Dr. Jacqueline B. Sallade offers advice for maintaining your mental health.
"I just can't help myself." "I start and I can't stop." "It's like something comes over me." "I couldn't do.....I don't know why." These are some of the comments people make when they engage in compulsive behaviors. Yes, it does feel like the behavior, habit, or even certain moods come on, take over and have a life of their own. People depersonalize to some extent, go into a trance, to numb out feelings and thoughts, and it hurts to face reality, take charge and exercise self-control.
Real physical addiction, like alcoholism, does come with a desparate physical craving, of course. Even with addictions, when people stop, they realize there's choice involved. Biochemistry plays a role in moods, too, but changing environment and behavior changes biochemistry, in turn. I'm talking about compulsive eating, choosing to stay home when going out would help overcome anxiety, and other behaviors over which there's choice. (I know I've written too much about taking personal responsibility for harmful behavior, so I promise not to keep belaboring this point in future posts.) It's just that it's so easy not to think .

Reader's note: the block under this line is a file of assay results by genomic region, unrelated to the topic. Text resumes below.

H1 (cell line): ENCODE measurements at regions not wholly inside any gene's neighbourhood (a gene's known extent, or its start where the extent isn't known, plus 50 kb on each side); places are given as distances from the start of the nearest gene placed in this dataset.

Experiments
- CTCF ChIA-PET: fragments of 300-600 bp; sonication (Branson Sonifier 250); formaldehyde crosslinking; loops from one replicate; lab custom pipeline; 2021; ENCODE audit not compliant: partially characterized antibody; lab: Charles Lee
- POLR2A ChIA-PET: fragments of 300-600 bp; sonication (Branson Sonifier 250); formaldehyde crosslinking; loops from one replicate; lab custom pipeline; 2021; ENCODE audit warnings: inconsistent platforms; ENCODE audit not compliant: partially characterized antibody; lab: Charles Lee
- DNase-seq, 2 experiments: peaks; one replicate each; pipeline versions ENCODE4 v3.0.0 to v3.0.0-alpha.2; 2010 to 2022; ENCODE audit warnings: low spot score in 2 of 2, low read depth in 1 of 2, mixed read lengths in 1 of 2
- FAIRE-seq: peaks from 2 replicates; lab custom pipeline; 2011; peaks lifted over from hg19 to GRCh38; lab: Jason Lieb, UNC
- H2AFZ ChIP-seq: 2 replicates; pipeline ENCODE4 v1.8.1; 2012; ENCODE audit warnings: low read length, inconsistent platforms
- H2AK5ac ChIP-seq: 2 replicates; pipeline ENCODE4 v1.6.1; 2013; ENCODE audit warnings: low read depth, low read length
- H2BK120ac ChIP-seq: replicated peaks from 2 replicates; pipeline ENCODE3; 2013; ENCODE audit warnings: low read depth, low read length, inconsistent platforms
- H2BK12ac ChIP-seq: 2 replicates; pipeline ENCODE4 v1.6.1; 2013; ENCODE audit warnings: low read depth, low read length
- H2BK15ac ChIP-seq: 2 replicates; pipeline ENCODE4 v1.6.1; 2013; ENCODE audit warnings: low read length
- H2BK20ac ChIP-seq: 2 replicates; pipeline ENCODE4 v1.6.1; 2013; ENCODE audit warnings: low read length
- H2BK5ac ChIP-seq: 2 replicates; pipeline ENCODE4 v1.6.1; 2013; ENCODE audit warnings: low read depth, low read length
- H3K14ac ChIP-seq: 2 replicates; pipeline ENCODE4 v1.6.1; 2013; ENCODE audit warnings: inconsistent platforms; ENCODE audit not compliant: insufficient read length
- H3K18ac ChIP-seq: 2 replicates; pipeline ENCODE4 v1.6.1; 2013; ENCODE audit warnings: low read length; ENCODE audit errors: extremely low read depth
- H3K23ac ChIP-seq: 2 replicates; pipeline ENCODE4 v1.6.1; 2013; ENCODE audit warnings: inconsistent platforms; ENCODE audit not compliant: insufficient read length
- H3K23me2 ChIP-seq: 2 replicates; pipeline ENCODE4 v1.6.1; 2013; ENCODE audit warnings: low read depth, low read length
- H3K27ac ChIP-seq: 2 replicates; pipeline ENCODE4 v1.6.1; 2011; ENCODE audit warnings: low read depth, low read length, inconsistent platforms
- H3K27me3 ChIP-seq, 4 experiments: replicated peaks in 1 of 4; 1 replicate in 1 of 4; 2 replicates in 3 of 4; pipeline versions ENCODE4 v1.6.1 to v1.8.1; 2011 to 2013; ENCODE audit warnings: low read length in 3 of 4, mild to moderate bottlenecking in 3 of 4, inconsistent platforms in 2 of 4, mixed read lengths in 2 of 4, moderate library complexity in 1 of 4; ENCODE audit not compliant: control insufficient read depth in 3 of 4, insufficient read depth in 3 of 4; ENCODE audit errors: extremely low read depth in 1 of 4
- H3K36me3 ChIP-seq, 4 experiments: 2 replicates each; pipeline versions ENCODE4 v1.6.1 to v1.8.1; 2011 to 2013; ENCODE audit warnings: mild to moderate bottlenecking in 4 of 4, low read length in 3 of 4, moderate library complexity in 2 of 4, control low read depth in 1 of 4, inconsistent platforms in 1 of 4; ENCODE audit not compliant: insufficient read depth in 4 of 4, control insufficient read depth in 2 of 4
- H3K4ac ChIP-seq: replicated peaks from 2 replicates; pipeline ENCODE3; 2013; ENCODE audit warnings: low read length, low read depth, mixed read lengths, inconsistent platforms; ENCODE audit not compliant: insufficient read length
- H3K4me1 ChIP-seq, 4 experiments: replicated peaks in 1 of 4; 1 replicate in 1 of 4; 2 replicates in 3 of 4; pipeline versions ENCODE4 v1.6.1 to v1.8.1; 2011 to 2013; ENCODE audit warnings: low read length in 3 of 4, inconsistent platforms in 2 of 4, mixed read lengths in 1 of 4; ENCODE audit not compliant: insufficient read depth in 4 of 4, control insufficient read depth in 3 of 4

It's a form of learned helplessness and dependency in which it seems easier to suffer the repercussions of the depressive or compulsive behavior than to handle or accept life as it is. Truth is, though, that it's no harder to deal with real feelings, real situations, and real people than to hide behind a disability, once a person gets used to taking responsibility for herself. In fact, while engaged in the disabling behavior, he has that problem plus whatever he's not facing. Being real, ultimately, feels good because there's an integrity to being authentic.